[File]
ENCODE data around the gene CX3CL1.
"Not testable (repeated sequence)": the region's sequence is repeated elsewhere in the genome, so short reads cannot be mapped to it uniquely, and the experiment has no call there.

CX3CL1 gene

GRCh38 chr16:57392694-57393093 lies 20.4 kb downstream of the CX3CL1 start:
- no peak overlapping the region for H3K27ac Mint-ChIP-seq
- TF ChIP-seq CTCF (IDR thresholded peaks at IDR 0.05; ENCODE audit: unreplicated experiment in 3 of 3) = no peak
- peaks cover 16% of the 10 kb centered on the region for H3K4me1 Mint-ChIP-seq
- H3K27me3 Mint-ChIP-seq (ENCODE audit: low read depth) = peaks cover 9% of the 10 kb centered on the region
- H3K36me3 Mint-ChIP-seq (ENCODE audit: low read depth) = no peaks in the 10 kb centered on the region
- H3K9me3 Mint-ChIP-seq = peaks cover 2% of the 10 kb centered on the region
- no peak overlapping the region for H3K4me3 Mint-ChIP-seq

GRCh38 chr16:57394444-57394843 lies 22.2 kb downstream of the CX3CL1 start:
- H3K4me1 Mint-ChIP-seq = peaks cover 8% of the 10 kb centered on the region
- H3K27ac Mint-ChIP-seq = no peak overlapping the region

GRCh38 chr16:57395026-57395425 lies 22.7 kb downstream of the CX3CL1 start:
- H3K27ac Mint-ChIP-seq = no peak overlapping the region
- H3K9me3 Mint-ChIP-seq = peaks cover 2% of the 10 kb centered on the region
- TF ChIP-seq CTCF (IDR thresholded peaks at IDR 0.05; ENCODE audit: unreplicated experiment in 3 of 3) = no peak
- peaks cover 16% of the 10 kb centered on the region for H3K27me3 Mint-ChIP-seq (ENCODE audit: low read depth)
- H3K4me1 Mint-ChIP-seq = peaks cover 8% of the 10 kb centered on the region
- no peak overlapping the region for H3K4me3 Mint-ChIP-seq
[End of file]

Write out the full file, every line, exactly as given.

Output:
ENCODE data around the gene CX3CL1.
"Not testable (repeated sequence)": the region's sequence is repeated elsewhere in the genome, so short reads cannot be mapped to it uniquely, and the experiment has no call there.

CX3CL1 gene

GRCh38 chr16:57392694-57393093 lies 20.4 kb downstream of the CX3CL1 start:
- no peak overlapping the region for H3K27ac Mint-ChIP-seq
- TF ChIP-seq CTCF (IDR thresholded peaks at IDR 0.05; ENCODE audit: unreplicated experiment in 3 of 3) = no peak
- peaks cover 16% of the 10 kb centered on the region for H3K4me1 Mint-ChIP-seq
- H3K27me3 Mint-ChIP-seq (ENCODE audit: low read depth) = peaks cover 9% of the 10 kb centered on the region
- H3K36me3 Mint-ChIP-seq (ENCODE audit: low read depth) = no peaks in the 10 kb centered on the region
- H3K9me3 Mint-ChIP-seq = peaks cover 2% of the 10 kb centered on the region
- no peak overlapping the region for H3K4me3 Mint-ChIP-seq

GRCh38 chr16:57394444-57394843 lies 22.2 kb downstream of the CX3CL1 start:
- H3K4me1 Mint-ChIP-seq = peaks cover 8% of the 10 kb centered on the region
- H3K27ac Mint-ChIP-seq = no peak overlapping the region

GRCh38 chr16:57395026-57395425 lies 22.7 kb downstream of the CX3CL1 start:
- H3K27ac Mint-ChIP-seq = no peak overlapping the region
- H3K9me3 Mint-ChIP-seq = peaks cover 2% of the 10 kb centered on the region
- TF ChIP-seq CTCF (IDR thresholded peaks at IDR 0.05; ENCODE audit: unreplicated experiment in 3 of 3) = no peak
- peaks cover 16% of the 10 kb centered on the region for H3K27me3 Mint-ChIP-seq (ENCODE audit: low read depth)
- H3K4me1 Mint-ChIP-seq = peaks cover 8% of the 10 kb centered on the region
- no peak overlapping the region for H3K4me3 Mint-ChIP-seq